Tech Golf Course

The New Mexico Tech Golf Course remains closed under Governor Michelle Lujan Grishman's orders that most courses in the state are not essential businesses. 

New Mexico Tech Golf Course on the west side of Socorro, New Mexico, may be one of the shorter courses in the state, but it’s widely regarded as one the most challenging and scenic. Like so many other courses that have been closed down due to Governor Michelle Lujan Grisham’s decree that it’s not an essential business, the course is facing some unprecedented challenges.

Tech Director of Golf Sabino Grijalva saw it coming.

“I was kind of expecting it in the sense of seeing how things were coming down the line. Other businesses closing, the talk … it’s been somewhat of a situation where I don’t think a lot of us have been in, to have a golf course close for this long of a time,” he said. “There’s been some other places where you have a natural disaster, a hurricane or tornado.”

In that same vein, Grijalva again agreed that the situation is unprecedented.

“Nobody has a play book for this. There is no ‘This is what you do when this happens.’ So it’s definitely some challenging times, but I think we’re all just trying to do it and do what everybody needs,” he said.

Socorro has historically been a community that prides itself in the education and molding of young golfers. In 2019 the Warriors boys’ golf team won the 1A-3A state championship with Joshua Walsh and Jeremiah Avery finishing second and third in state, respectively, and the girl’s team finished in a tie for third as Harley Richardson placed third in the state.

In 2016 the Warriors’ boys’ won state in Roswell, NM, by a margin of 25 strokes over perennial powerhouse Hope Christian.

While Socorro spring athletics were abruptly cancelled due to COVID-19, Grijalva thinks there are ways for young golfers to stay on top of their game in a time of crisis.

“As far as the high school kids and junior golfers in Socorro, do other activities. They can definitely play basketball, or whatever you can do at your home to stay active. Stay loose, and stay in touch with any kind of athletic sport,” he said. “Whether it be golf, football, baseball, whatever. Stay in touch with that just by practice swings in your front yard. Maybe chipping if mom and dad allow that. Depending on your space, depending on your yard and your situation, if mom and dad will allow you to do stuff like that, maybe chip it inside on the carpet. Try and chip from a rug onto a chair or something.”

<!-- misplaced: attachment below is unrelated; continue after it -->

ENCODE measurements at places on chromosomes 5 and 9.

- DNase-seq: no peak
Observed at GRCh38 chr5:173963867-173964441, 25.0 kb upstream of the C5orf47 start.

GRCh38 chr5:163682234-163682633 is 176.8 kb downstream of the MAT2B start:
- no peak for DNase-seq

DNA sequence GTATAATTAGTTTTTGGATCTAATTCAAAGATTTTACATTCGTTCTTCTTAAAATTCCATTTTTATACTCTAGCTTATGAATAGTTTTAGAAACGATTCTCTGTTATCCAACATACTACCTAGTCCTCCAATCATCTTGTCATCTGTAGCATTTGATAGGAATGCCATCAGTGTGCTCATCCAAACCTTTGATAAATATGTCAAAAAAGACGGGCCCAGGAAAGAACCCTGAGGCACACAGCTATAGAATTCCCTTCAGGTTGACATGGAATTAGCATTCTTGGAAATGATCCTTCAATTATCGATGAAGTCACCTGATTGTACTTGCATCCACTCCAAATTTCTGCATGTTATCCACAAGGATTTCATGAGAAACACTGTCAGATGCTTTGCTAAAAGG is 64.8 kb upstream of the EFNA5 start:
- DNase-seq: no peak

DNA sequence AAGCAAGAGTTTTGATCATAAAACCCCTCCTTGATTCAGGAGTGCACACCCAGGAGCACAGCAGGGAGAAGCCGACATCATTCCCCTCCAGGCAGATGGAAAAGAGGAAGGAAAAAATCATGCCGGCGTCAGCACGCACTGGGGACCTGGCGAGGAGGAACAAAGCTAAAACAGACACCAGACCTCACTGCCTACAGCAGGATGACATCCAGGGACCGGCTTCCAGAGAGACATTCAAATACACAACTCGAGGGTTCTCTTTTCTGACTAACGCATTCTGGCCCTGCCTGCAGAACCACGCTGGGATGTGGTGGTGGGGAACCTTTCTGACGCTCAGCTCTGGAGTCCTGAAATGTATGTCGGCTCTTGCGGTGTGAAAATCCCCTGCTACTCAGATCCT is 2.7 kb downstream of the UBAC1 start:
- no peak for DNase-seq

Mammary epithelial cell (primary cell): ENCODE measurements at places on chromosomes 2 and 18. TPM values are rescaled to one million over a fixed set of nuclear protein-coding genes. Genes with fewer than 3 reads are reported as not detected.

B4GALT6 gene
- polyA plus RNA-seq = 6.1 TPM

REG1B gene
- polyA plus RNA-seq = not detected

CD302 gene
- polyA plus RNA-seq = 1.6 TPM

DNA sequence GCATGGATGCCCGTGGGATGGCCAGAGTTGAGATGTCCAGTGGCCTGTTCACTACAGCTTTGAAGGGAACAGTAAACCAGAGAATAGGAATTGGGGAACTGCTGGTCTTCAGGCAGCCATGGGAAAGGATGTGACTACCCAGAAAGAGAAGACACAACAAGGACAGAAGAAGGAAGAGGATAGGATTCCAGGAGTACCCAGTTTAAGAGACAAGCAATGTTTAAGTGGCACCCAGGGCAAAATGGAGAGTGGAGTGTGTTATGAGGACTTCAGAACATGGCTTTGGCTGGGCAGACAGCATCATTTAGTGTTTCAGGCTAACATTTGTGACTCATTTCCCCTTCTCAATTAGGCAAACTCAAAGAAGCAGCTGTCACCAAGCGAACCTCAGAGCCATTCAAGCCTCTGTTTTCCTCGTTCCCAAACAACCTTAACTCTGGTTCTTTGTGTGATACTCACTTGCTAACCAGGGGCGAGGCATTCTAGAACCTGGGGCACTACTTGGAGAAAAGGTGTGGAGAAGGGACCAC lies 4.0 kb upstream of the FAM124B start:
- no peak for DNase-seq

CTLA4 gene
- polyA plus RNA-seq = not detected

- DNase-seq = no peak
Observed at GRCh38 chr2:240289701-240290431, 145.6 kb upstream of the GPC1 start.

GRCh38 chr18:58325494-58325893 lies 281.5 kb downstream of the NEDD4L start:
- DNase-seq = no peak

Grijalva agreed that the defending state champion Warriors might be disappointed with not getting an opportunity to defend their title this year, a team he described as young and resilient, he knows they’re looking forward to the chance to repeat in 2021.

“They’re going to bounce back from this,” he said. “I think everybody will as far as the golfing community.”

As far as the status of the course, Grijalva said the grounds crew is still doing their jobs and keeping the course fresh for when golfers can finally hit the greens again.

“That’s the other side of things. Our maintenance department is doing an awesome job of going in every day and continuing to upkeep the golf course and keep it ready,” he said. “That way when we are able to go back to somewhat of a normal situation, they’ll be able to go back and pick up where we left off.”

Several tournaments have also been cancelled, including the Veterans Golfers Association Tournament, the Seery Invitational, the Socorro High School District Championships and feasibly the Southwest Golf Association President’s Cup in May. But Grijalva and his staff are doing what they can to possibly make those dates up in the future.

“I know some tournaments are going to be affected by it, and obviously we’re going to try and do the best we can to try and reschedule and readjust, and see if we can’t have some of those tournaments later in the year,” he said.

He’s been looking at calendars and brainstorming in regard to creating some golf initiatives to present and possibly implement in the future, including leagues, golf shop-related events, and events at the course’s restaurant, “So when everybody does come back they’re excited and ready to play. We’ve got some options for them to take advantage of,” he said. “I really hope we’re going to be very busy. I hope everybody is just itching to get out there and play.”

Until then, Grijalva like the rest of Socorro County, is playing the waiting game.